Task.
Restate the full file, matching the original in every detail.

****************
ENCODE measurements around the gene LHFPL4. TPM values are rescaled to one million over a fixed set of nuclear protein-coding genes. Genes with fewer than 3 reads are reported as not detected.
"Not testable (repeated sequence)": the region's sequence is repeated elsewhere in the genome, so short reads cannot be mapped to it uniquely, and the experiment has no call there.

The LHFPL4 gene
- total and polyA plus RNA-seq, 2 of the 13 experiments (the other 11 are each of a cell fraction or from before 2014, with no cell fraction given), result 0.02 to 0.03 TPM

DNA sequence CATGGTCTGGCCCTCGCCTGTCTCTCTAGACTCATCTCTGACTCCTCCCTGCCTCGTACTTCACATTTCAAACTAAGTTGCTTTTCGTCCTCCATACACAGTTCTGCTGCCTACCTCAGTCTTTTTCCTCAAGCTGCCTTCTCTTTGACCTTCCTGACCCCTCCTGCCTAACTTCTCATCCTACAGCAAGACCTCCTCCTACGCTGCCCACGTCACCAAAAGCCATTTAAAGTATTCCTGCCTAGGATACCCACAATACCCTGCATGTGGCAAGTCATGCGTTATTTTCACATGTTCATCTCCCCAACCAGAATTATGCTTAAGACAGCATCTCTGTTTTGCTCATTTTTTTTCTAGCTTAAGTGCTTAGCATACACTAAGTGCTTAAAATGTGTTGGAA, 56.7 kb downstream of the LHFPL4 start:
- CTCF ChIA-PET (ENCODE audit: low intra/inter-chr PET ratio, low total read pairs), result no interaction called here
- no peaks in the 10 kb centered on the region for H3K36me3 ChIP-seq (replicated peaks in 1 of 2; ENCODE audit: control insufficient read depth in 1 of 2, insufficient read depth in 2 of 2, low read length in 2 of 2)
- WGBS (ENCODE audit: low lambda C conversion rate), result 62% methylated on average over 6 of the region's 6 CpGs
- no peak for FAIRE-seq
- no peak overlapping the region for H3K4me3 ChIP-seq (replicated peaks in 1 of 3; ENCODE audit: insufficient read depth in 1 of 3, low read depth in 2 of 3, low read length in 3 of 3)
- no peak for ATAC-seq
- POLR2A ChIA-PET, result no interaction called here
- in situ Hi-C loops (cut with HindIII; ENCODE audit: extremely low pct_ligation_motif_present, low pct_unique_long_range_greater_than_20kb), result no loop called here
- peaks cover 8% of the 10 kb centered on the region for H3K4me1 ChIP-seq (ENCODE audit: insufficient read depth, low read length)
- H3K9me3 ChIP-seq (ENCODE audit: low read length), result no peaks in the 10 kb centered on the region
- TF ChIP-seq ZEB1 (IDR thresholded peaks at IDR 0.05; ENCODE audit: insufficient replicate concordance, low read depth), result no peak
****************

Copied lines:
ENCODE measurements around the gene LHFPL4. TPM values are rescaled to one million over a fixed set of nuclear protein-coding genes. Genes with fewer than 3 reads are reported as not detected.
"Not testable (repeated sequence)": the region's sequence is repeated elsewhere in the genome, so short reads cannot be mapped to it uniquely, and the experiment has no call there.

The LHFPL4 gene
- total and polyA plus RNA-seq, 2 of the 13 experiments (the other 11 are each of a cell fraction or from before 2014, with no cell fraction given), result 0.02 to 0.03 TPM

DNA sequence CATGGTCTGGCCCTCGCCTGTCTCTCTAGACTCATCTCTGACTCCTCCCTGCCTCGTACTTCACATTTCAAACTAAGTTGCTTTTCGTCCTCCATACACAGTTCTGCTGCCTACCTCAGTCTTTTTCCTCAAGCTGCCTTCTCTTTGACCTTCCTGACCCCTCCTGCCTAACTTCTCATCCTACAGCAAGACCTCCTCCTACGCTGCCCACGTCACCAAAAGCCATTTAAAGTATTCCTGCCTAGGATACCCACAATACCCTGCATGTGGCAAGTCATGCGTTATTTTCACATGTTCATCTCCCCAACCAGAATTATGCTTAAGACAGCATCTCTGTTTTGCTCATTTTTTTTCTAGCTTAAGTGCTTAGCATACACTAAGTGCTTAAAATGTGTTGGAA, 56.7 kb downstream of the LHFPL4 start:
- CTCF ChIA-PET (ENCODE audit: low intra/inter-chr PET ratio, low total read pairs), result no interaction called here
- no peaks in the 10 kb centered on the region for H3K36me3 ChIP-seq (replicated peaks in 1 of 2; ENCODE audit: control insufficient read depth in 1 of 2, insufficient read depth in 2 of 2, low read length in 2 of 2)
- WGBS (ENCODE audit: low lambda C conversion rate), result 62% methylated on average over 6 of the region's 6 CpGs
- no peak for FAIRE-seq
- no peak overlapping the region for H3K4me3 ChIP-seq (replicated peaks in 1 of 3; ENCODE audit: insufficient read depth in 1 of 3, low read depth in 2 of 3, low read length in 3 of 3)
- no peak for ATAC-seq
- POLR2A ChIA-PET, result no interaction called here
- in situ Hi-C loops (cut with HindIII; ENCODE audit: extremely low pct_ligation_motif_present, low pct_unique_long_range_greater_than_20kb), result no loop called here
- peaks cover 8% of the 10 kb centered on the region for H3K4me1 ChIP-seq (ENCODE audit: insufficient read depth, low read length)
- H3K9me3 ChIP-seq (ENCODE audit: low read length), result no peaks in the 10 kb centered on the region
- TF ChIP-seq ZEB1 (IDR thresholded peaks at IDR 0.05; ENCODE audit: insufficient replicate concordance, low read depth), result no peak